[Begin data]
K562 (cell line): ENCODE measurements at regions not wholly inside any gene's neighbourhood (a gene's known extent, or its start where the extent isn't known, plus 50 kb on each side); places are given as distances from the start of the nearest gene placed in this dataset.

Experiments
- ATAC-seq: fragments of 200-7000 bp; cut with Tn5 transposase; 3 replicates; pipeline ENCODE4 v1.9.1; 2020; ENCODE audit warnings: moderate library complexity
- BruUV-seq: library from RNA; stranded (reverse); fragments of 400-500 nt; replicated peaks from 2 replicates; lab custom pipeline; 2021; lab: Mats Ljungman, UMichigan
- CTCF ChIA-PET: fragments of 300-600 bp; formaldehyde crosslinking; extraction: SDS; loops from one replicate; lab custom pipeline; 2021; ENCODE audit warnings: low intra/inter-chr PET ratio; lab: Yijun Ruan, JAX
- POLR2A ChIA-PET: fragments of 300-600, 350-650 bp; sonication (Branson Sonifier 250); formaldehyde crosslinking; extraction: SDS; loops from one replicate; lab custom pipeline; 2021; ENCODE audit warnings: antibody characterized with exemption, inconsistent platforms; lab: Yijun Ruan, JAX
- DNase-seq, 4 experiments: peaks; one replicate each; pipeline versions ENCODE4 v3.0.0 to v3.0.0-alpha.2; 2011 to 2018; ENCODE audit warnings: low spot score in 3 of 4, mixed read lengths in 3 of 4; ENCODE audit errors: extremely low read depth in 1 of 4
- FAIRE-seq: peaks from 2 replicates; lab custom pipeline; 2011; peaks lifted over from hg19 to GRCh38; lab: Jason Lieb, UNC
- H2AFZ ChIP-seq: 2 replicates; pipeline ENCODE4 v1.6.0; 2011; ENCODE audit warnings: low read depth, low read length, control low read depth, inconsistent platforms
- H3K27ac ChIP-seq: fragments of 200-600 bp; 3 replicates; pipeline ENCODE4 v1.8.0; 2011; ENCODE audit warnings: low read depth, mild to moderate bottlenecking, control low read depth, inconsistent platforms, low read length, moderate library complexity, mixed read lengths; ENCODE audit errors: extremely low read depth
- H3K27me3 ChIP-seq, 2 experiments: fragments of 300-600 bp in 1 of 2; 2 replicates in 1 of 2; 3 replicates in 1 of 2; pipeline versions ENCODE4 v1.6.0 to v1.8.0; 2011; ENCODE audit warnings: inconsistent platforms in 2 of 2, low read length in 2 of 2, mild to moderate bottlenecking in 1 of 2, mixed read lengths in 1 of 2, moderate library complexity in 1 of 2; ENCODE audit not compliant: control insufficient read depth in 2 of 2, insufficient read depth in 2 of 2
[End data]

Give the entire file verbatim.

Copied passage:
K562 (cell line): ENCODE measurements at regions not wholly inside any gene's neighbourhood (a gene's known extent, or its start where the extent isn't known, plus 50 kb on each side); places are given as distances from the start of the nearest gene placed in this dataset.

Experiments
- ATAC-seq: fragments of 200-7000 bp; cut with Tn5 transposase; 3 replicates; pipeline ENCODE4 v1.9.1; 2020; ENCODE audit warnings: moderate library complexity
- BruUV-seq: library from RNA; stranded (reverse); fragments of 400-500 nt; replicated peaks from 2 replicates; lab custom pipeline; 2021; lab: Mats Ljungman, UMichigan
- CTCF ChIA-PET: fragments of 300-600 bp; formaldehyde crosslinking; extraction: SDS; loops from one replicate; lab custom pipeline; 2021; ENCODE audit warnings: low intra/inter-chr PET ratio; lab: Yijun Ruan, JAX
- POLR2A ChIA-PET: fragments of 300-600, 350-650 bp; sonication (Branson Sonifier 250); formaldehyde crosslinking; extraction: SDS; loops from one replicate; lab custom pipeline; 2021; ENCODE audit warnings: antibody characterized with exemption, inconsistent platforms; lab: Yijun Ruan, JAX
- DNase-seq, 4 experiments: peaks; one replicate each; pipeline versions ENCODE4 v3.0.0 to v3.0.0-alpha.2; 2011 to 2018; ENCODE audit warnings: low spot score in 3 of 4, mixed read lengths in 3 of 4; ENCODE audit errors: extremely low read depth in 1 of 4
- FAIRE-seq: peaks from 2 replicates; lab custom pipeline; 2011; peaks lifted over from hg19 to GRCh38; lab: Jason Lieb, UNC
- H2AFZ ChIP-seq: 2 replicates; pipeline ENCODE4 v1.6.0; 2011; ENCODE audit warnings: low read depth, low read length, control low read depth, inconsistent platforms
- H3K27ac ChIP-seq: fragments of 200-600 bp; 3 replicates; pipeline ENCODE4 v1.8.0; 2011; ENCODE audit warnings: low read depth, mild to moderate bottlenecking, control low read depth, inconsistent platforms, low read length, moderate library complexity, mixed read lengths; ENCODE audit errors: extremely low read depth
- H3K27me3 ChIP-seq, 2 experiments: fragments of 300-600 bp in 1 of 2; 2 replicates in 1 of 2; 3 replicates in 1 of 2; pipeline versions ENCODE4 v1.6.0 to v1.8.0; 2011; ENCODE audit warnings: inconsistent platforms in 2 of 2, low read length in 2 of 2, mild to moderate bottlenecking in 1 of 2, mixed read lengths in 1 of 2, moderate library complexity in 1 of 2; ENCODE audit not compliant: control insufficient read depth in 2 of 2, insufficient read depth in 2 of 2